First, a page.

Closing out another busy week, here are 3 diverse broadband video snippets that hit my radar in the past few days:
1. YouTube Drives the Political Newscycle
Back in December, in 6 Predictions for 2008, I suggested that "2008 is the year of the broadband presidential election." This seems to become more evident with each passing week. I find that particularly when watching cable news, YouTube's influence just keeps on growing.
For example, I'm a fan of "AC360" on CNN, which I try to catch at 10pm each night. This week the show was constantly replaying the YouTube videos of Rev. Jeremiah Wright that have dogged the Obama campaign. Conversely, a few weeks ago, Obama got a great tailwind from the massive attention paid to the viral "Yes We Can" music video sensation by will.i.am. That of course was on top of the earlier "Obama Girl" phenomenon. Separately, the McCain campaign just yesterday fired a campaign worker for posting a controversial video on YouTube about Obama and race. This too was covered on AC360 last night. Then of course there were the YouTube co-sponsored debates, offering video-based questions that were constantly replayed afterward.
The point of all this is that broadband video has turned election coverage upside down, making it incredibly hard for candidates to control the political newscycle. The "democratizing" effect of YouTube means that on any given day, at any given moment, something may get posted which diverts the campaign's attention. And with major media outlets paying such close attention to YouTube, everything is immediately amplified. Not since the early 1960s when TV began influencing presidential politics have we seen a new medium have such a profound impact on an election. And we still have 8 months to go until November...who knows what's yet to come!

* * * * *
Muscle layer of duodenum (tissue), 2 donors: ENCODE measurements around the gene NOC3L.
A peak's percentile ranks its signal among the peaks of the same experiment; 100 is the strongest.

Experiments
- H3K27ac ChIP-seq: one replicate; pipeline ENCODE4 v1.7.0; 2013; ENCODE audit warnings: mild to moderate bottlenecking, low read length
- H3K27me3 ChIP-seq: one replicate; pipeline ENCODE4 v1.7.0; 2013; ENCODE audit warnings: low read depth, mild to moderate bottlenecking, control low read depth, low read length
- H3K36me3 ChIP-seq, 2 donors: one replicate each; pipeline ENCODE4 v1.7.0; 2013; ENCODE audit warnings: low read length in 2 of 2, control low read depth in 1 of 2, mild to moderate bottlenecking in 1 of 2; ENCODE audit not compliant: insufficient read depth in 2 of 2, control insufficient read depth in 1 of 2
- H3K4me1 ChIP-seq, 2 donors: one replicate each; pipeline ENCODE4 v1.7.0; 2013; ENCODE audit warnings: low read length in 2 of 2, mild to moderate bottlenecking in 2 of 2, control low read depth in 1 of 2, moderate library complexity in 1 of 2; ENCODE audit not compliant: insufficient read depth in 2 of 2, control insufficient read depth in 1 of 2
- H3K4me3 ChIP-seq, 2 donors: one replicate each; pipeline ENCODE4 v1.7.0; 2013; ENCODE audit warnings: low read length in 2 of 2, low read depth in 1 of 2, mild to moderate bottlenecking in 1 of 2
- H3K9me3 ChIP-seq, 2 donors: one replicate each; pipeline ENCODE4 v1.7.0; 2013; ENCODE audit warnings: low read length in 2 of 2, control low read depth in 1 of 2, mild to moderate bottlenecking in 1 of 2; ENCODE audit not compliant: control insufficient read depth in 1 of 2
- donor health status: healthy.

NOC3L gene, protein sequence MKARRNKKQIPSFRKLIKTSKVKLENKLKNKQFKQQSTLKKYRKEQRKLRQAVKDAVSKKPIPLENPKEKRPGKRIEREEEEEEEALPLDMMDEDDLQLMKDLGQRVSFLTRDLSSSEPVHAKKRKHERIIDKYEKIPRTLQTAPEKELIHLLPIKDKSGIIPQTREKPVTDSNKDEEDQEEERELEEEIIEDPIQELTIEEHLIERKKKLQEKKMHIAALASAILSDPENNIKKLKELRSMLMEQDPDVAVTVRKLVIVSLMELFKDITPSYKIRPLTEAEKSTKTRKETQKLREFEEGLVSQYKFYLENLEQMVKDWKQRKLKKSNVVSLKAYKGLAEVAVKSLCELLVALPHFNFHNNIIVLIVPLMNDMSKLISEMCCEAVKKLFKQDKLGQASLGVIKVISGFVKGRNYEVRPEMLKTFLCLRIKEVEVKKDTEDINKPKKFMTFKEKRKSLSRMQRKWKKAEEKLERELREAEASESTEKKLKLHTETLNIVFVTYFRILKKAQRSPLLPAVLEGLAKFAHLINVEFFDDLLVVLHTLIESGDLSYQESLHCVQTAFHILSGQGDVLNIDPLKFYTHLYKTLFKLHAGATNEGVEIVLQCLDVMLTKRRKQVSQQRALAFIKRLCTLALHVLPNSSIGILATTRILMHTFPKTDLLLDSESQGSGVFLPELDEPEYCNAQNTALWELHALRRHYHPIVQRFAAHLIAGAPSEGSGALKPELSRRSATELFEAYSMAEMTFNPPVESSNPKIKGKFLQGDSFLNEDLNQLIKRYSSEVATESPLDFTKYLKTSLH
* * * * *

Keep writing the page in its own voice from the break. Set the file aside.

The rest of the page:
2. SI Vault is Addictive
On to something more fun, if you haven't yet checked out Sports Illustrated's new "SI Vault" site just launched this week, I suggest you do. It's a highly addictive trip down memory lane. SI has digitized all of its assets and also made available non-SI content, all in one easy-to-use location powered by Truveo. Focusing on video, I found Franco Harris's "Immaculate Reception" from the 1972 Steelers-Raiders playoff game and also Doug Flutie's famous "Hail Mary" pass to beat Miami in 1984. I could have spent hours at the site, although it's not perfect. I tried finding Tom Watson's 1982 U.S. Open chip-in at Pebble Beach to beat Jack Nicklaus, but alas no results were found. Obviously all this stuff is available elsewhere online, but SI Vault creates a great context for sports fans to enjoy themselves, wrapping SI and non-SI content together in one nice package.
3. Apple's Roadblocks are Baaaack